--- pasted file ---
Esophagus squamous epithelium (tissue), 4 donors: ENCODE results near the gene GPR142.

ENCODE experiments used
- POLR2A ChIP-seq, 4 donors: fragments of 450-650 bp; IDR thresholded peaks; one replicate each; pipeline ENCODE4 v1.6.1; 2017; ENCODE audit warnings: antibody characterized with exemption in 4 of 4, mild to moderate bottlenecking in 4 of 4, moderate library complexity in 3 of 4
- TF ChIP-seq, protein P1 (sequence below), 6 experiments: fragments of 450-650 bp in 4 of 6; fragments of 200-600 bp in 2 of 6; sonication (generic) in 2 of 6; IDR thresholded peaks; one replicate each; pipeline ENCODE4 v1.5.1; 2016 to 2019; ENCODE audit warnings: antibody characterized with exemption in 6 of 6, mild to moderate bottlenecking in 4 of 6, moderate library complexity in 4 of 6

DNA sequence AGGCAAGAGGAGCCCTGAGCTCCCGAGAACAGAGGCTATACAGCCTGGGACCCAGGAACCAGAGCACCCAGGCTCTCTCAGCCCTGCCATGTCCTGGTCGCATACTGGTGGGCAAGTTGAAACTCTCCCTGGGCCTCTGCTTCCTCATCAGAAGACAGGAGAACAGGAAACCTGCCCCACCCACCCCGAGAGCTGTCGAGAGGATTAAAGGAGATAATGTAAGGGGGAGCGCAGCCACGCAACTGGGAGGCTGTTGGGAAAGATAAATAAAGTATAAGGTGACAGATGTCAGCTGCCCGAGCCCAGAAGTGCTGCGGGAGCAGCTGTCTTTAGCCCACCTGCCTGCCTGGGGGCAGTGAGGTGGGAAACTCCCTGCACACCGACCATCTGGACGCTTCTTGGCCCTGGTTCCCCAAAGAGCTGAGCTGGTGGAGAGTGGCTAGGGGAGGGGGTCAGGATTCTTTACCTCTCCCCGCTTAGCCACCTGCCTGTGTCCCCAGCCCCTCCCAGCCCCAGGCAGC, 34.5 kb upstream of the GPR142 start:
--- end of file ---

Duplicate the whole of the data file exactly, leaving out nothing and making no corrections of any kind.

Esophagus squamous epithelium (tissue), 4 donors: ENCODE results near the gene GPR142.

ENCODE experiments used
- POLR2A ChIP-seq, 4 donors: fragments of 450-650 bp; IDR thresholded peaks; one replicate each; pipeline ENCODE4 v1.6.1; 2017; ENCODE audit warnings: antibody characterized with exemption in 4 of 4, mild to moderate bottlenecking in 4 of 4, moderate library complexity in 3 of 4
- TF ChIP-seq, protein P1 (sequence below), 6 experiments: fragments of 450-650 bp in 4 of 6; fragments of 200-600 bp in 2 of 6; sonication (generic) in 2 of 6; IDR thresholded peaks; one replicate each; pipeline ENCODE4 v1.5.1; 2016 to 2019; ENCODE audit warnings: antibody characterized with exemption in 6 of 6, mild to moderate bottlenecking in 4 of 6, moderate library complexity in 4 of 6

DNA sequence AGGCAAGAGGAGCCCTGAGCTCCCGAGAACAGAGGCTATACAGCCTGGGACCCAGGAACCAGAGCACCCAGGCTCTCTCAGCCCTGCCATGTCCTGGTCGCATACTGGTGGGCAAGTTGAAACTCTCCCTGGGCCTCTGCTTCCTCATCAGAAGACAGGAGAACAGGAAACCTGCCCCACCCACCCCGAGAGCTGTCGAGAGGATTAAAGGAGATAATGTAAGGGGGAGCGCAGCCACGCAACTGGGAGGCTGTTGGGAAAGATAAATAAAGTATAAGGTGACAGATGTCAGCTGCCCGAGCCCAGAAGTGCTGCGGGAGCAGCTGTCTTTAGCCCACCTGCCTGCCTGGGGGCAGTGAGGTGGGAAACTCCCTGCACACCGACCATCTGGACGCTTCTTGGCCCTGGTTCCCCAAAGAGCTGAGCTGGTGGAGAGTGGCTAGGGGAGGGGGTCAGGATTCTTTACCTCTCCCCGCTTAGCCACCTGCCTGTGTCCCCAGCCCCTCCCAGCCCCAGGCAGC, 34.5 kb upstream of the GPR142 start: